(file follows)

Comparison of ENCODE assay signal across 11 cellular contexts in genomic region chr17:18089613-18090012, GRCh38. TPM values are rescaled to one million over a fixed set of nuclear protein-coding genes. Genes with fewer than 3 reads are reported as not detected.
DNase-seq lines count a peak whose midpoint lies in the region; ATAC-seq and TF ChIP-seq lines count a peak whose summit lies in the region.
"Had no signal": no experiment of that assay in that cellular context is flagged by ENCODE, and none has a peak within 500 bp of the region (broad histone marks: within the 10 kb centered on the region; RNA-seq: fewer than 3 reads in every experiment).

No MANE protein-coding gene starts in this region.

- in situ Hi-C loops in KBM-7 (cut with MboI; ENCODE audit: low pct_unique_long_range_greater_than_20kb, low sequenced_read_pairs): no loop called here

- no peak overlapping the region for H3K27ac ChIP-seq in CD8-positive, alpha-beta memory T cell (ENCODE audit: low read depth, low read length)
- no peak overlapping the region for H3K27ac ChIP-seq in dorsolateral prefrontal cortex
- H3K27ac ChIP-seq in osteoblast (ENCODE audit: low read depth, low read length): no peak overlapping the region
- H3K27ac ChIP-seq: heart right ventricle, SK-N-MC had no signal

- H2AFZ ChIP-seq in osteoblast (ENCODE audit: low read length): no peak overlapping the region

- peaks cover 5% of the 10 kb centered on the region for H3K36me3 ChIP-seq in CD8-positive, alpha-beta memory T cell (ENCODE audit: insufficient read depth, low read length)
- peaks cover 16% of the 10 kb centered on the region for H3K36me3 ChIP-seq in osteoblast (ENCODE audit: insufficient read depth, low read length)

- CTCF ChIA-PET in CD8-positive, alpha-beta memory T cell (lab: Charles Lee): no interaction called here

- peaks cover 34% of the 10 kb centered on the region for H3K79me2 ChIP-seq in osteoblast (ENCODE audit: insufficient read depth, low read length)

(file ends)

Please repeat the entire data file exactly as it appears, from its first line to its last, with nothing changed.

Comparison of ENCODE assay signal across 11 cellular contexts in genomic region chr17:18089613-18090012, GRCh38. TPM values are rescaled to one million over a fixed set of nuclear protein-coding genes. Genes with fewer than 3 reads are reported as not detected.
DNase-seq lines count a peak whose midpoint lies in the region; ATAC-seq and TF ChIP-seq lines count a peak whose summit lies in the region.
"Had no signal": no experiment of that assay in that cellular context is flagged by ENCODE, and none has a peak within 500 bp of the region (broad histone marks: within the 10 kb centered on the region; RNA-seq: fewer than 3 reads in every experiment).

No MANE protein-coding gene starts in this region.

- in situ Hi-C loops in KBM-7 (cut with MboI; ENCODE audit: low pct_unique_long_range_greater_than_20kb, low sequenced_read_pairs): no loop called here

- no peak overlapping the region for H3K27ac ChIP-seq in CD8-positive, alpha-beta memory T cell (ENCODE audit: low read depth, low read length)
- no peak overlapping the region for H3K27ac ChIP-seq in dorsolateral prefrontal cortex
- H3K27ac ChIP-seq in osteoblast (ENCODE audit: low read depth, low read length): no peak overlapping the region
- H3K27ac ChIP-seq: heart right ventricle, SK-N-MC had no signal

- H2AFZ ChIP-seq in osteoblast (ENCODE audit: low read length): no peak overlapping the region

- peaks cover 5% of the 10 kb centered on the region for H3K36me3 ChIP-seq in CD8-positive, alpha-beta memory T cell (ENCODE audit: insufficient read depth, low read length)
- peaks cover 16% of the 10 kb centered on the region for H3K36me3 ChIP-seq in osteoblast (ENCODE audit: insufficient read depth, low read length)

- CTCF ChIA-PET in CD8-positive, alpha-beta memory T cell (lab: Charles Lee): no interaction called here

- peaks cover 34% of the 10 kb centered on the region for H3K79me2 ChIP-seq in osteoblast (ENCODE audit: insufficient read depth, low read length)